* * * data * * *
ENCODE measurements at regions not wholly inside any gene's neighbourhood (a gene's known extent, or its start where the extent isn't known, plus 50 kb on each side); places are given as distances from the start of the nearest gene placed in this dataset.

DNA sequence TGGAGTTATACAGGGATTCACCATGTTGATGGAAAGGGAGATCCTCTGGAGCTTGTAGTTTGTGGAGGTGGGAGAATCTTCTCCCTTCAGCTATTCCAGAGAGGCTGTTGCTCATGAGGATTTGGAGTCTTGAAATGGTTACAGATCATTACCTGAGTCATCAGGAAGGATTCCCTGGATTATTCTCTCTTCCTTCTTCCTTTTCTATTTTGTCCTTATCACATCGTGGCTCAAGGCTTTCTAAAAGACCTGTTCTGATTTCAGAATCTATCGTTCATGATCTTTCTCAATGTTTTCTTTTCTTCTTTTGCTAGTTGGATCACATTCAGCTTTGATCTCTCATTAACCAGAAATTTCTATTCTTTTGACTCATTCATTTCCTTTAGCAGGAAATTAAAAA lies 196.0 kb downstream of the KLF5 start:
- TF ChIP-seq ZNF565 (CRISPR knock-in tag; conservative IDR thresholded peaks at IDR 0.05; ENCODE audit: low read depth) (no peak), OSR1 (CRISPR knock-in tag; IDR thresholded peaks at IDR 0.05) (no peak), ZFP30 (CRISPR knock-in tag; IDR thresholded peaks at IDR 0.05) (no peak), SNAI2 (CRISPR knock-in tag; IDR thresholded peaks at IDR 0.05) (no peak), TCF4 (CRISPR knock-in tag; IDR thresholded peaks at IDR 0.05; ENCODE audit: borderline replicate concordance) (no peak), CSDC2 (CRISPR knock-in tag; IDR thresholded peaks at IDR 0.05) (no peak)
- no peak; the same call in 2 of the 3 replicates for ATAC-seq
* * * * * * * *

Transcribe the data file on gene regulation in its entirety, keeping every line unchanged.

ENCODE measurements at regions not wholly inside any gene's neighbourhood (a gene's known extent, or its start where the extent isn't known, plus 50 kb on each side); places are given as distances from the start of the nearest gene placed in this dataset.

DNA sequence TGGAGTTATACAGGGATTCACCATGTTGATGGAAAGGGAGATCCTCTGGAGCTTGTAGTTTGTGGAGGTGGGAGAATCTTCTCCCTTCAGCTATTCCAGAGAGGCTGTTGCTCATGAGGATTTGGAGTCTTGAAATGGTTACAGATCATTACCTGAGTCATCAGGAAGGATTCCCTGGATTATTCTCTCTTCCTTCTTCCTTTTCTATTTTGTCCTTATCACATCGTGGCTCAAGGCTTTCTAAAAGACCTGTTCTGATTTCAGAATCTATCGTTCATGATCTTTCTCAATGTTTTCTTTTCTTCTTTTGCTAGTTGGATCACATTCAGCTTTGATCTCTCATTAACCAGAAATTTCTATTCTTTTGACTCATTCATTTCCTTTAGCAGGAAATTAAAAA lies 196.0 kb downstream of the KLF5 start:
- TF ChIP-seq ZNF565 (CRISPR knock-in tag; conservative IDR thresholded peaks at IDR 0.05; ENCODE audit: low read depth) (no peak), OSR1 (CRISPR knock-in tag; IDR thresholded peaks at IDR 0.05) (no peak), ZFP30 (CRISPR knock-in tag; IDR thresholded peaks at IDR 0.05) (no peak), SNAI2 (CRISPR knock-in tag; IDR thresholded peaks at IDR 0.05) (no peak), TCF4 (CRISPR knock-in tag; IDR thresholded peaks at IDR 0.05; ENCODE audit: borderline replicate concordance) (no peak), CSDC2 (CRISPR knock-in tag; IDR thresholded peaks at IDR 0.05) (no peak)
- no peak; the same call in 2 of the 3 replicates for ATAC-seq